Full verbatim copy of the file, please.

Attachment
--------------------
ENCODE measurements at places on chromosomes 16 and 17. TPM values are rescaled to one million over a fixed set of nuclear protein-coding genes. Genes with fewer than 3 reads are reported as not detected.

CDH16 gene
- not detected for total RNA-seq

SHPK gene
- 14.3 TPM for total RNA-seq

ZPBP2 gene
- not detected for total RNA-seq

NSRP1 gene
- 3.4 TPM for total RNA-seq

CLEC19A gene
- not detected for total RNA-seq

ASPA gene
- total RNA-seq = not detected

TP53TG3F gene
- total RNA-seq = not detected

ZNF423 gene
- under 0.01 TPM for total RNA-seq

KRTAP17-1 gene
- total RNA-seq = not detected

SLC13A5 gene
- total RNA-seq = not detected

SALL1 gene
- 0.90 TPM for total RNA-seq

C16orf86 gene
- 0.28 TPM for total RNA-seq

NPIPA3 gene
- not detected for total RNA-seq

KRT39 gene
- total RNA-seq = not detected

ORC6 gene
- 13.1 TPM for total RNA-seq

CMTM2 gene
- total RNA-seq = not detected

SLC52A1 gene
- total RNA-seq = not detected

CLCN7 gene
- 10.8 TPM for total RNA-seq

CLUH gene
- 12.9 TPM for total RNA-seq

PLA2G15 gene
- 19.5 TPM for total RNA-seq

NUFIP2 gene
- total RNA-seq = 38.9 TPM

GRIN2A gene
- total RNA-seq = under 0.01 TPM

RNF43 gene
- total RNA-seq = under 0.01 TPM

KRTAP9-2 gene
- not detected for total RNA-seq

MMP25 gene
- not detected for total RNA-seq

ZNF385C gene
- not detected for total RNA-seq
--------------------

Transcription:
ENCODE measurements at places on chromosomes 16 and 17. TPM values are rescaled to one million over a fixed set of nuclear protein-coding genes. Genes with fewer than 3 reads are reported as not detected.

CDH16 gene
- not detected for total RNA-seq

SHPK gene
- 14.3 TPM for total RNA-seq

ZPBP2 gene
- not detected for total RNA-seq

NSRP1 gene
- 3.4 TPM for total RNA-seq

CLEC19A gene
- not detected for total RNA-seq

ASPA gene
- total RNA-seq = not detected

TP53TG3F gene
- total RNA-seq = not detected

ZNF423 gene
- under 0.01 TPM for total RNA-seq

KRTAP17-1 gene
- total RNA-seq = not detected

SLC13A5 gene
- total RNA-seq = not detected

SALL1 gene
- 0.90 TPM for total RNA-seq

C16orf86 gene
- 0.28 TPM for total RNA-seq

NPIPA3 gene
- not detected for total RNA-seq

KRT39 gene
- total RNA-seq = not detected

ORC6 gene
- 13.1 TPM for total RNA-seq

CMTM2 gene
- total RNA-seq = not detected

SLC52A1 gene
- total RNA-seq = not detected

CLCN7 gene
- 10.8 TPM for total RNA-seq

CLUH gene
- 12.9 TPM for total RNA-seq

PLA2G15 gene
- 19.5 TPM for total RNA-seq

NUFIP2 gene
- total RNA-seq = 38.9 TPM

GRIN2A gene
- total RNA-seq = under 0.01 TPM

RNF43 gene
- total RNA-seq = under 0.01 TPM

KRTAP9-2 gene
- not detected for total RNA-seq

MMP25 gene
- not detected for total RNA-seq

ZNF385C gene
- not detected for total RNA-seq